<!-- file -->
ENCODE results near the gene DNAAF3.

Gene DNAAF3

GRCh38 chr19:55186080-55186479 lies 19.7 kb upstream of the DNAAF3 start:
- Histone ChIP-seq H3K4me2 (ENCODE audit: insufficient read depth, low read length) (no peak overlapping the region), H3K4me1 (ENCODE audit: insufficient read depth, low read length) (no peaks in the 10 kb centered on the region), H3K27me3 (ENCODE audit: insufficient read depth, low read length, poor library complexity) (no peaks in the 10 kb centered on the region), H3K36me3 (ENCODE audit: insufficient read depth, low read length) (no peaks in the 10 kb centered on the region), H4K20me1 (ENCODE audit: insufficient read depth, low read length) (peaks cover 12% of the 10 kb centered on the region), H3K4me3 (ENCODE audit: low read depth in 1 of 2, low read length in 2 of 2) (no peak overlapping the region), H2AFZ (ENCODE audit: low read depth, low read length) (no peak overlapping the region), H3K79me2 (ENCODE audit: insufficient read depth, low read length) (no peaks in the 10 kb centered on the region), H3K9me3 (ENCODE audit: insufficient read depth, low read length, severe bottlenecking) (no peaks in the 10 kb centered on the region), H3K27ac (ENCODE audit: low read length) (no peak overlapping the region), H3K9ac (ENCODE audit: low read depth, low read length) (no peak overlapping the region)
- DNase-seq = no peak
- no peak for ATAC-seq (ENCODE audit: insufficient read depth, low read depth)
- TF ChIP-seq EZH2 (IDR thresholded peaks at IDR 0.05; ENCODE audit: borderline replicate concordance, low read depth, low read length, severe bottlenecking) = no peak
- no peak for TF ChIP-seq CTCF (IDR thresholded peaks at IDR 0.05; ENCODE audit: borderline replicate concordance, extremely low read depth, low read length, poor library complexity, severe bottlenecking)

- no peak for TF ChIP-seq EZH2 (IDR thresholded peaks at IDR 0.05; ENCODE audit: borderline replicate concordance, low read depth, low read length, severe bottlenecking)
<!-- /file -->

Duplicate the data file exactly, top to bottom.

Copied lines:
ENCODE results near the gene DNAAF3.

Gene DNAAF3

GRCh38 chr19:55186080-55186479 lies 19.7 kb upstream of the DNAAF3 start:
- Histone ChIP-seq H3K4me2 (ENCODE audit: insufficient read depth, low read length) (no peak overlapping the region), H3K4me1 (ENCODE audit: insufficient read depth, low read length) (no peaks in the 10 kb centered on the region), H3K27me3 (ENCODE audit: insufficient read depth, low read length, poor library complexity) (no peaks in the 10 kb centered on the region), H3K36me3 (ENCODE audit: insufficient read depth, low read length) (no peaks in the 10 kb centered on the region), H4K20me1 (ENCODE audit: insufficient read depth, low read length) (peaks cover 12% of the 10 kb centered on the region), H3K4me3 (ENCODE audit: low read depth in 1 of 2, low read length in 2 of 2) (no peak overlapping the region), H2AFZ (ENCODE audit: low read depth, low read length) (no peak overlapping the region), H3K79me2 (ENCODE audit: insufficient read depth, low read length) (no peaks in the 10 kb centered on the region), H3K9me3 (ENCODE audit: insufficient read depth, low read length, severe bottlenecking) (no peaks in the 10 kb centered on the region), H3K27ac (ENCODE audit: low read length) (no peak overlapping the region), H3K9ac (ENCODE audit: low read depth, low read length) (no peak overlapping the region)
- DNase-seq = no peak
- no peak for ATAC-seq (ENCODE audit: insufficient read depth, low read depth)
- TF ChIP-seq EZH2 (IDR thresholded peaks at IDR 0.05; ENCODE audit: borderline replicate concordance, low read depth, low read length, severe bottlenecking) = no peak
- no peak for TF ChIP-seq CTCF (IDR thresholded peaks at IDR 0.05; ENCODE audit: borderline replicate concordance, extremely low read depth, low read length, poor library complexity, severe bottlenecking)

- no peak for TF ChIP-seq EZH2 (IDR thresholded peaks at IDR 0.05; ENCODE audit: borderline replicate concordance, low read depth, low read length, severe bottlenecking)